The dubious science of online dating
We live in a golden age of online dating, where complex algorithms and innovative apps promise to pinpoint your perfect romantic match in no time.
And yet, dating remains as tedious and painful as ever.
The assumption is that people prefer to date those whose DNA is different enough from their own that a coupling would result in a more diverse, likely-to-survive offspring.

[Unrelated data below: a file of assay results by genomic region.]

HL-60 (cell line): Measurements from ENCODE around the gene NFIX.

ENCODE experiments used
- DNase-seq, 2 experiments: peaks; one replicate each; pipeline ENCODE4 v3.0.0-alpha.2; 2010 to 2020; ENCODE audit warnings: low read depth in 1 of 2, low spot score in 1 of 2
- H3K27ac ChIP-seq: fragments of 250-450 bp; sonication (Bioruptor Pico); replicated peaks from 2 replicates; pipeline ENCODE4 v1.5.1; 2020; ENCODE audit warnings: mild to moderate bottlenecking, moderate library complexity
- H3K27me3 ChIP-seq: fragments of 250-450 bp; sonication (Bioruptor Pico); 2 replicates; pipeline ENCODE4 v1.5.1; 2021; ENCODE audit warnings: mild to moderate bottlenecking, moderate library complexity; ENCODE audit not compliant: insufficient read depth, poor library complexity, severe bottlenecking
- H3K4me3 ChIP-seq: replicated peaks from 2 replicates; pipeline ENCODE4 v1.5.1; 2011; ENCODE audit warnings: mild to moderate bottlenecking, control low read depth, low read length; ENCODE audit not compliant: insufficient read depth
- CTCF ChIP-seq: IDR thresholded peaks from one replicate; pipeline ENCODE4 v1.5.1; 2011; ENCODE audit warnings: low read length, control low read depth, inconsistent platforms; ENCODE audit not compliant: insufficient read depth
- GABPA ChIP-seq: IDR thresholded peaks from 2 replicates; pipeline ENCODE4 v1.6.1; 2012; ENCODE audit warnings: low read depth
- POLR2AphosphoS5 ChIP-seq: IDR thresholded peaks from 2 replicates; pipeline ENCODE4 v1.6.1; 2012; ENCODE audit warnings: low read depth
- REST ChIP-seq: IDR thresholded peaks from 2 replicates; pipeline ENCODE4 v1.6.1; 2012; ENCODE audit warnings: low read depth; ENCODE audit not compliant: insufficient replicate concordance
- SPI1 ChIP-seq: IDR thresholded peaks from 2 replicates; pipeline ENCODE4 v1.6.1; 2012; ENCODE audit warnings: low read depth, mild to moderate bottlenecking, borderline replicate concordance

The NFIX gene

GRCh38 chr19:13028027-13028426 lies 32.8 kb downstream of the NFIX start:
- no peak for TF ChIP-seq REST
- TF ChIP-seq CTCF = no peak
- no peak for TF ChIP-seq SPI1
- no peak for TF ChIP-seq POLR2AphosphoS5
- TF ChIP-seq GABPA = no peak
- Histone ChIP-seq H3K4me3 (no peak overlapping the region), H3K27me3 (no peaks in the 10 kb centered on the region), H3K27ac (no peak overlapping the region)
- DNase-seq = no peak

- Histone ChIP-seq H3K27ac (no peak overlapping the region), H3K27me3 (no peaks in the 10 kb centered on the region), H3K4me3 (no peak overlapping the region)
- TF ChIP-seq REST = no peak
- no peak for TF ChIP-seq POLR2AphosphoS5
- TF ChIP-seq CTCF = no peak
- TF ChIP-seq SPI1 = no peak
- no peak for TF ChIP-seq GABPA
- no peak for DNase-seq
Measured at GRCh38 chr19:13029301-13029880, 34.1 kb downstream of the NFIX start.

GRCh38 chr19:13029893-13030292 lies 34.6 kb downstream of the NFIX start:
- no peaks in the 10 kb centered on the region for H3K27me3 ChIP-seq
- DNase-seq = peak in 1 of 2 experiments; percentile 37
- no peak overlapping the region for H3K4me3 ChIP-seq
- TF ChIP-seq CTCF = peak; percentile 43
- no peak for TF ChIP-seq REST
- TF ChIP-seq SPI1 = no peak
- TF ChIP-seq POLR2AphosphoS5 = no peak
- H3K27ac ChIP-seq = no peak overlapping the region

So we're saying, you're not going to find your soulmate but you're probably going to go on a better first date.The app, which launches later this month, gives users a simple DNA test in order to match them to genetically compatible mates.“Companies such as 23and Me and have really primed the market for personalized genetics,” says Asma Mizra, CEO and co-founder of Pheramor.Because instead of blaming my singledom on my personality or the fact that I eat peas one at a time, I can blame it on my ancestors. I like to think it makes me look fun and also smart but also not weird. Which you'd think would make me feel pretty great—look how compatible I am! But actually, the high proportion of perfect scores makes me wonder if being a match for someone is the norm and it's more unusual to find someone with DNA who is incompatible.So like the dutiful, single lab rat that I am, I spat in a little plastic tube, stuck it in a post box and sent it off for processing at the Ancestry DNA factory. The very same photo I use for my author profile picture on this page, in fact. But automatically, I feel that DNA Romance is less satisfying than something like, say, Tinder because you don't get that sparkly little self-esteem boost every time someone chooses to match with you. Anyway, after a quick scroll through these matches, it was apparent that DNA Romance has been more of a hit in the northern hemisphere.